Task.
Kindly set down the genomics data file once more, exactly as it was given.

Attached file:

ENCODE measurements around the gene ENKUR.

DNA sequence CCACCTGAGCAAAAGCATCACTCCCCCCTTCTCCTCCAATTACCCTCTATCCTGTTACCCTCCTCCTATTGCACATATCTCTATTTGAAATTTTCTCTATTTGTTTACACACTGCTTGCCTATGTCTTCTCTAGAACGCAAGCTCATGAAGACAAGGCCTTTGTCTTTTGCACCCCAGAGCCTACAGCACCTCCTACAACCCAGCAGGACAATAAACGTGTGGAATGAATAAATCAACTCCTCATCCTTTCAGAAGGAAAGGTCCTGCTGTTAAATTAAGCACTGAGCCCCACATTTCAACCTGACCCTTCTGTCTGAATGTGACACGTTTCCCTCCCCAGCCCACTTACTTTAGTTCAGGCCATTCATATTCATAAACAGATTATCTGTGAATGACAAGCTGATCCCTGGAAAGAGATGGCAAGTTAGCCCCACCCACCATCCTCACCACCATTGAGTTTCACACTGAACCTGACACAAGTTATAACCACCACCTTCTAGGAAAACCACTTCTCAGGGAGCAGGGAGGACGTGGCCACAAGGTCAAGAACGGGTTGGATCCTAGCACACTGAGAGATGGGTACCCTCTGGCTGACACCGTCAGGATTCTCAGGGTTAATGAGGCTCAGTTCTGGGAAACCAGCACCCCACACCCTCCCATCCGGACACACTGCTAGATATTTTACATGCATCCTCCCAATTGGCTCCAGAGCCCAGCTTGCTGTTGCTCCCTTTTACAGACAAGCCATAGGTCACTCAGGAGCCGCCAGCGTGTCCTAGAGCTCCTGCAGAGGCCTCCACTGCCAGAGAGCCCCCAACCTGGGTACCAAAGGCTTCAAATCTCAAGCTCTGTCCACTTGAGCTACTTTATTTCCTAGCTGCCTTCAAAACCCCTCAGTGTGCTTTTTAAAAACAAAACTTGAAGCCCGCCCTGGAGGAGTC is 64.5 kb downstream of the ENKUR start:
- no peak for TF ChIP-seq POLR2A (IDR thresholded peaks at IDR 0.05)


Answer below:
ENCODE measurements around the gene ENKUR.

DNA sequence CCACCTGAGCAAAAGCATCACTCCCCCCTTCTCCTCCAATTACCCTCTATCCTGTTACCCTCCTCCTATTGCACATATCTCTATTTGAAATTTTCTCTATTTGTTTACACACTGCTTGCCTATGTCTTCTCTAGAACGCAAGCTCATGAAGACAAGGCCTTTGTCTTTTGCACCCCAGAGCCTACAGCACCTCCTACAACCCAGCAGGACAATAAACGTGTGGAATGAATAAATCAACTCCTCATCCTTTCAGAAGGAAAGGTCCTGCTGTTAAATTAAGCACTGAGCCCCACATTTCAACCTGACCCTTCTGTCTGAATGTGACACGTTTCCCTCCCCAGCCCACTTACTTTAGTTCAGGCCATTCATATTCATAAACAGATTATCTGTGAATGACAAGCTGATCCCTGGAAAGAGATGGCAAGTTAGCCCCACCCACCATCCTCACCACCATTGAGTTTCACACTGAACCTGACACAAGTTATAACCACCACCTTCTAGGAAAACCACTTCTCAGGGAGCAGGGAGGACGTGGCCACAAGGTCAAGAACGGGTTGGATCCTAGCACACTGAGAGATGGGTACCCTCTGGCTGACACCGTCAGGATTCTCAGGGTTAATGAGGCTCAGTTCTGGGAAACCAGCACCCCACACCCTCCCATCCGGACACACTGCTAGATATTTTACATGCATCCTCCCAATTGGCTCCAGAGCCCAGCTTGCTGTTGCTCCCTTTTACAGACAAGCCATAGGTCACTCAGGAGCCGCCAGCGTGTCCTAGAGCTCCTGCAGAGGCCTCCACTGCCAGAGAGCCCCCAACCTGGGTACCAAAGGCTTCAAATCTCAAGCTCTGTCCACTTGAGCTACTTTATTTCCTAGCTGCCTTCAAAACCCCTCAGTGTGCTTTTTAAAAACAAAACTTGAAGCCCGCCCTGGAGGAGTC is 64.5 kb downstream of the ENKUR start:
- no peak for TF ChIP-seq POLR2A (IDR thresholded peaks at IDR 0.05)